After the first two Pokémon films, Fox wanted to replicate its success by having a theatrical feature for Digimon as well. However, Toei Animation had no feature-length films for Digimon, but instead had animation fairs every spring and summer with featurettes showcasing their current animated titles. The only films produced for Digimon at that time were Digimon Adventure (1999), Our War Game! (2000), and Digimon Hurricane Touchdown! / Supreme Evolution! The Golden Digimentals (2000), the first two directed by Mamoru Hosoda and the final by Shigeyasu Yamauchi.[2] As the three films were respectively 20, 40, and 60 minutes long, footage was condensed to fit 85 minutes. The last film included in the compilation, Digimon Hurricane Touchdown! / Supreme Evolution! The Golden Digimentals was heavily cut because Saban Entertainment lacked funding to produce a full two-hour movie. Alongside of that, "culturally awkward" Japanese elements are removed, and many North American jokes were written into the script.[3] Writer Jeff Nimoy noted that the first edit of the film consisted of just the first two films and had plans to release the third film separately as a television movie or direct-to-video, but the idea was overruled. In order to connect the stories of the different movies together, the adapting screenwriters rewrote Digimon Hurricane Touchdown!! / Supreme Evolution!! The Golden Digimentals to include Willis being involved in Diaboromon's creation. In addition to this, the subplot of the older DigiDestined being captured by Wendigomon was cut out altogether. Originally, Nimoy had Tai narrate the movie, but as Tai did not make an appearance in the third part of the movie, he changed it to Kari instead.[4] The budget of the film production was estimated to be at $5 million.[1]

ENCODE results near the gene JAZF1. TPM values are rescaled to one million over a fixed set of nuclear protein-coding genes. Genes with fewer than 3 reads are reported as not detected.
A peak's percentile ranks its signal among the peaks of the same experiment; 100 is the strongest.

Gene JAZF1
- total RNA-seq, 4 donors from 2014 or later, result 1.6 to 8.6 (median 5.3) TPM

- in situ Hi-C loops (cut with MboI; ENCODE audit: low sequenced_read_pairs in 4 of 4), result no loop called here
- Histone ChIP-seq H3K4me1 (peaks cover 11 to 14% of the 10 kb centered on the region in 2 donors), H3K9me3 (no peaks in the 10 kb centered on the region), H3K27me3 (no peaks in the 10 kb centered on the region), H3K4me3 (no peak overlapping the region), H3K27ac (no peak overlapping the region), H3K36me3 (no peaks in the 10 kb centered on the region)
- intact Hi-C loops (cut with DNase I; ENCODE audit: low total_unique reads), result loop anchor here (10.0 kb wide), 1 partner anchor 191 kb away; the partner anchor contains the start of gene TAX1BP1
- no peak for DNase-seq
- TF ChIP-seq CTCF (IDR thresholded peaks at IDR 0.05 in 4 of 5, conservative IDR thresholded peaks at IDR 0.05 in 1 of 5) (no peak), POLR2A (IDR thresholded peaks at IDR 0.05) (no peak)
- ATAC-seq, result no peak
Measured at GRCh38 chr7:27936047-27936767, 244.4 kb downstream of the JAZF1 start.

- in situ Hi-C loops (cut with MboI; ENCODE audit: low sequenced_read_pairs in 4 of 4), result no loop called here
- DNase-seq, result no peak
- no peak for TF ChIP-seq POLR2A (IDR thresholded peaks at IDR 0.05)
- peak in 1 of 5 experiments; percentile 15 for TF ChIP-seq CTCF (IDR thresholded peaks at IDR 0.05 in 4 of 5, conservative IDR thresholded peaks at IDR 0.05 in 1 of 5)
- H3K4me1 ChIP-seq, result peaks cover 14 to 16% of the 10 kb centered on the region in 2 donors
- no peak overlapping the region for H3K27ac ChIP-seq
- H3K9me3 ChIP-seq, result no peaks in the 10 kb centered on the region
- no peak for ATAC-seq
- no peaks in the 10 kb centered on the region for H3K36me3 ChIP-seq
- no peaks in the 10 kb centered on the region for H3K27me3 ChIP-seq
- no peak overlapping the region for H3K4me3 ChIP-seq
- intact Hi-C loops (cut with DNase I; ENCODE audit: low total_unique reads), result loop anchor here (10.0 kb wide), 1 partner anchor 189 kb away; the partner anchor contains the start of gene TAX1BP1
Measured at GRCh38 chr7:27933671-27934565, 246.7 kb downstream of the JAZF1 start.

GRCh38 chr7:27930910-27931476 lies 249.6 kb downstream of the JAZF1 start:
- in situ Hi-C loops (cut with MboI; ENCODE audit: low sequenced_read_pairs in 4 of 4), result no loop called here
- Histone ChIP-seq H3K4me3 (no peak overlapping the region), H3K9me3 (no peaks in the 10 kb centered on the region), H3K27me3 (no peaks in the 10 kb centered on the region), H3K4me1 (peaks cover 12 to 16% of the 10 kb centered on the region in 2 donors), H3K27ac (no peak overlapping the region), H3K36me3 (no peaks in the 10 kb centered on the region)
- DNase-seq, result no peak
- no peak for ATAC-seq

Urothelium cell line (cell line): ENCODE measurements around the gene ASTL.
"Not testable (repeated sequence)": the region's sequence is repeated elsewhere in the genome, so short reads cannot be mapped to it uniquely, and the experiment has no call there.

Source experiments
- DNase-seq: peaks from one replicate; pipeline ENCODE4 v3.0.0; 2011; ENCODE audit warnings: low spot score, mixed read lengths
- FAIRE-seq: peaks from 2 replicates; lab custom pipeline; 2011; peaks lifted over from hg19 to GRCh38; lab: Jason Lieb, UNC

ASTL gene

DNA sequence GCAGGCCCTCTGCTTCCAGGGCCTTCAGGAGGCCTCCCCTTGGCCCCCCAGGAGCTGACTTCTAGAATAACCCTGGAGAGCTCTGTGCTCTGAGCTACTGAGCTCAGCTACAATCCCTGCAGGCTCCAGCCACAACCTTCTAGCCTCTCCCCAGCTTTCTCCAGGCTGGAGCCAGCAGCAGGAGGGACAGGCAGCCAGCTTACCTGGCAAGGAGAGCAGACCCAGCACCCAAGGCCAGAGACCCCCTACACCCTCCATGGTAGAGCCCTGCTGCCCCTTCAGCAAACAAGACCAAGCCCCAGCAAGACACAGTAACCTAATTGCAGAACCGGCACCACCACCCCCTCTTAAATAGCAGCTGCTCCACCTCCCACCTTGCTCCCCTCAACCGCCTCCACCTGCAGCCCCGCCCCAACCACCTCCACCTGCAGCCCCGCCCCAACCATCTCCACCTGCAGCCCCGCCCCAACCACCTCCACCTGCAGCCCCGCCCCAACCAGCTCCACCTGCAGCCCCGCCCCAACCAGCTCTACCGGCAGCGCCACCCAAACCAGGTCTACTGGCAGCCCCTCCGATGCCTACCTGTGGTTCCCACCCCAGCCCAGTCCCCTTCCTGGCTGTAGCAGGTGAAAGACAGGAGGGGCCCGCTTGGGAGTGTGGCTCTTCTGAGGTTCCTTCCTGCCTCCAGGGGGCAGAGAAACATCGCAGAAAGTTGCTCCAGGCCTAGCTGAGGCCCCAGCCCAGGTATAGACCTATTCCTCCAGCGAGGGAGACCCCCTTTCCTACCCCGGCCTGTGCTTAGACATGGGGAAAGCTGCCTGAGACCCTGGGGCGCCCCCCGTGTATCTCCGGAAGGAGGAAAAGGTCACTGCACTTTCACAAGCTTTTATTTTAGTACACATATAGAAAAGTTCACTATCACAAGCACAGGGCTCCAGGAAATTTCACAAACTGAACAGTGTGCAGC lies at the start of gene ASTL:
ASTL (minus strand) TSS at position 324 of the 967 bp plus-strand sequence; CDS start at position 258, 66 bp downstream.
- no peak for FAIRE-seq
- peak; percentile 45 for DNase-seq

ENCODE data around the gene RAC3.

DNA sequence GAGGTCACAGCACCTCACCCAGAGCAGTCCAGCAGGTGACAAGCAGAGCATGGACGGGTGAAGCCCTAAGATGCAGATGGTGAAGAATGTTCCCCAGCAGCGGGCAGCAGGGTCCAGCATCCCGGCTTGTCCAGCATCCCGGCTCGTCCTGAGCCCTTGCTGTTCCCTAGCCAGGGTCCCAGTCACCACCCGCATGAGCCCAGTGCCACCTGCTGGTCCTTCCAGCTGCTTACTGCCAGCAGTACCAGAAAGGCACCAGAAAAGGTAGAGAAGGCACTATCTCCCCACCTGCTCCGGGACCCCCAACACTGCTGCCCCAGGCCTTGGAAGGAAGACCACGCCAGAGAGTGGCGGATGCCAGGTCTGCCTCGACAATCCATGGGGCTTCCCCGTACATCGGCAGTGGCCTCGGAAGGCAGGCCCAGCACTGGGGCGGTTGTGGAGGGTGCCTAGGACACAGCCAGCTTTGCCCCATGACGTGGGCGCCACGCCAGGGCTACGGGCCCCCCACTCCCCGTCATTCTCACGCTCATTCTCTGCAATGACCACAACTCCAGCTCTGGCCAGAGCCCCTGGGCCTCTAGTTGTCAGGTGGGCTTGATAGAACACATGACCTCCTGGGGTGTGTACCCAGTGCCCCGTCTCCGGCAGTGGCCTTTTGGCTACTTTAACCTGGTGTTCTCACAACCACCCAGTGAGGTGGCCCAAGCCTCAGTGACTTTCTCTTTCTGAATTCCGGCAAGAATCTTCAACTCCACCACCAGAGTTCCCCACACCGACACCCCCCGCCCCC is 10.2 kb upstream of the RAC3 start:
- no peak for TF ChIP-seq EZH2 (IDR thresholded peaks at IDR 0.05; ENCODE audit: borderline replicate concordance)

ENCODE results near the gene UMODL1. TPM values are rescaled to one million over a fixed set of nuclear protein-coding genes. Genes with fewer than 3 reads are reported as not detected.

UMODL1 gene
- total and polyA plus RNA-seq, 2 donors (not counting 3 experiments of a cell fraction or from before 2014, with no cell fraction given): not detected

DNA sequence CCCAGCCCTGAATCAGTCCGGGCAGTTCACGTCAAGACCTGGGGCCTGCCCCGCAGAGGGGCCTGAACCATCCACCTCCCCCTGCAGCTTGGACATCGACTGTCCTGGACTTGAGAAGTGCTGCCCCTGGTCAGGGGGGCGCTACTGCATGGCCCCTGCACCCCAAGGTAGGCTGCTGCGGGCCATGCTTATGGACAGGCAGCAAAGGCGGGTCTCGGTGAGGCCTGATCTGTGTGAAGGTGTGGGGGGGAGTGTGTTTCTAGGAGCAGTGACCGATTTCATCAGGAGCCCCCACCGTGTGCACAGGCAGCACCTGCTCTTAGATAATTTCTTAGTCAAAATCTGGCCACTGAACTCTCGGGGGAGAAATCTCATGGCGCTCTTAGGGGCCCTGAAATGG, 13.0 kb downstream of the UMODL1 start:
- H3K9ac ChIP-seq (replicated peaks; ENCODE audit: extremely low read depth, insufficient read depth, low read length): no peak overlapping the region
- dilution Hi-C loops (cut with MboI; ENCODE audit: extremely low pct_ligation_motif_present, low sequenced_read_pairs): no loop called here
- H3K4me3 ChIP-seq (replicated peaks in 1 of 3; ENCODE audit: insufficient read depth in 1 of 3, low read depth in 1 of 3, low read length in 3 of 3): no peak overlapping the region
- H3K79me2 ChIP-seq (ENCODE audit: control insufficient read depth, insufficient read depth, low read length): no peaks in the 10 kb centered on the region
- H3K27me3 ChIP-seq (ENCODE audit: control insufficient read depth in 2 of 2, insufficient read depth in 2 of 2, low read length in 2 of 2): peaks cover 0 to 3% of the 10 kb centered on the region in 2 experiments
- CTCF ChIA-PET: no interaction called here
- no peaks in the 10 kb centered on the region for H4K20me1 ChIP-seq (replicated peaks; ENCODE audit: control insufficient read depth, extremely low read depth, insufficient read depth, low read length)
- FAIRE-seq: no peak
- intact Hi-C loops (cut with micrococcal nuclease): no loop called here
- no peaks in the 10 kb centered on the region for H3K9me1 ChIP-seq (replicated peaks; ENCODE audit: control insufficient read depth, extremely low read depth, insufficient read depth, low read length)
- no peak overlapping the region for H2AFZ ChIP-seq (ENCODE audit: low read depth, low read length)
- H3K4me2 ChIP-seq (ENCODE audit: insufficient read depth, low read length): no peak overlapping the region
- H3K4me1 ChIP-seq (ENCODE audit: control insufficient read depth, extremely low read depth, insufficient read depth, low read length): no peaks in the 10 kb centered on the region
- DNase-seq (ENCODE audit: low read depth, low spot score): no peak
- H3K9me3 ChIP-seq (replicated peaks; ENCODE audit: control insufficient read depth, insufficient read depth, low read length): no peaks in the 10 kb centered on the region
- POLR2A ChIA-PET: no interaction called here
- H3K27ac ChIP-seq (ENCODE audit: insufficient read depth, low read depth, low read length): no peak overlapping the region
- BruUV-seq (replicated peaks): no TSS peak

Taco Bell heavily promoted Digimon: The Movie the summer before the film's release via a summer partnership with the franchise from July 13, 2000 to September 9, 2000. Participating restaurants offered toys and other collectibles with purchase of their kids' meals.[5] When the film debuted in local theaters, a limited edition "Digi Battle" trading card was given out with every admission. There were a total of 12 cards obtainable.


Box office

Digimon: The Movie opened at #5 in the box office and earned $4,233,304 on the opening weekend.[1] The movie's run ended on December 3, 2000 at #56 drawing in a weekend gross of $19,665 grossing a total of $9,631,153 domestically. The movie also drew in $1,567,641 in the UK after its release on February 16, 2001 and $2,200,656 in Germany the same year. It earned a total of $16,643,191, making it a minor box office success compared to its budget of $5 million.